The grammar-school of Bradford was in existence at the time of Edward VI. By the charter of 1663 it is called 'The Free Grammar-School of Charles II at Bradford.' The usual powers for its government are vested in 'thirteen men of the most discreet, honest, and religious persons of the neighbourhood, whereof the vicar of Bradford shall always be one.' The old school was an inconvenient building, unpleasantly situated near the churchyard. An act of parliament was obtained in 1818, which empowered the governors to dispose of lands for the erection of a new school-house, and a dwelling-house for head master. These buildings, which were completed in 1830, are in every respect commodious, and in addition to the school-room there is a library and a porter's lodge. All boys of the parish are admissible free of expense. This school is one of that has the privilege of sending a candidate for Lady Elizabeth Hastings's exhibitions at Queen's College, Oxford. The Archbishop of York for the time being is the visitor of the school. The present income arises from lands and buildings issuing out of freehold estates within the parish of Bradford. These estates have become so valuable, that the governors of the school were enabled, some years ago, to establish a writing-school, in which a number of children receive a useful elementary education.
There are schools in Bradford on the national system of education, and on the British and foreign system ; a school of industry for girls, an infant school, and many well conducted Sunday-schools in the town or in the immediate vicinity. The Established Church has two Sunday-schools, the Wesleyan Methodists four, the Baptists four, the Independents three, and the Primitive Methodists one. We have not procured returns from all these schools, but from those which have been obtained an opinion may be formed of their efficiency, and of the high character they sustain:-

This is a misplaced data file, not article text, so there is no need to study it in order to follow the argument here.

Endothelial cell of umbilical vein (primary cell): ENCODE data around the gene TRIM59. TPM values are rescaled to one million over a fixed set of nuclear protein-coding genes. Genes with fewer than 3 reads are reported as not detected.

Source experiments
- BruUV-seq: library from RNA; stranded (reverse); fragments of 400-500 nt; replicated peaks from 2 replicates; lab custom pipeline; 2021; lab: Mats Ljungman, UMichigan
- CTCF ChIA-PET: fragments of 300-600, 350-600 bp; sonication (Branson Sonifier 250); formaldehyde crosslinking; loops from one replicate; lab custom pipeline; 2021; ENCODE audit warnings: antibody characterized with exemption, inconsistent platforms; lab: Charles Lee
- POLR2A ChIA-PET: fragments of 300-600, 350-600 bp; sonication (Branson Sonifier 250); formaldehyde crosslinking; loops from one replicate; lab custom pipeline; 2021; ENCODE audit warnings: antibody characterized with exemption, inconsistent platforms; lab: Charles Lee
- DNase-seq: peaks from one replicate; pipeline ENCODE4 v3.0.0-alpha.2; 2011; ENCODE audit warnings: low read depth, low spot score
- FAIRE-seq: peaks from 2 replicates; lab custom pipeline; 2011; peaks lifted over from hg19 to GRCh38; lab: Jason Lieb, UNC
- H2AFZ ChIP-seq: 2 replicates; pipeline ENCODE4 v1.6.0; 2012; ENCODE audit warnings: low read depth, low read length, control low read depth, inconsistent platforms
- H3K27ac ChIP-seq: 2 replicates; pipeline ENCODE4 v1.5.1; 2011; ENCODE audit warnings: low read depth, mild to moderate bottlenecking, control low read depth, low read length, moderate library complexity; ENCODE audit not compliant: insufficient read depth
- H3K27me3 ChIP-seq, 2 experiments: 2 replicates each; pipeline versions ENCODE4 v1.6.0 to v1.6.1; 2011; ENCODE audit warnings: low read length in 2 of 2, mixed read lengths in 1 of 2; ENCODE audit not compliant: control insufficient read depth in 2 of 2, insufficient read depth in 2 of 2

The Parish Church Sunday-school contains 430 boys, 470 girls.
Christchurch Sunday-school contains 280 boys, 330 girls.
Baptists' Sunday-schools contain 490 boys, 510 girls.
Independents' Sunday-schools contain 448 boys, 453 girls.
Wesleyans' Sunday-schools contain 500 boys, 500 girls.
The National and British Schools each require a small weekly payment from the children : their numbers are :-
National : 105 boys, 80 girls
British : 240 boys, 180 girls
The Infants' School (including both sexes) : 150 scholars
School of Industry (the limited number) : 60 girls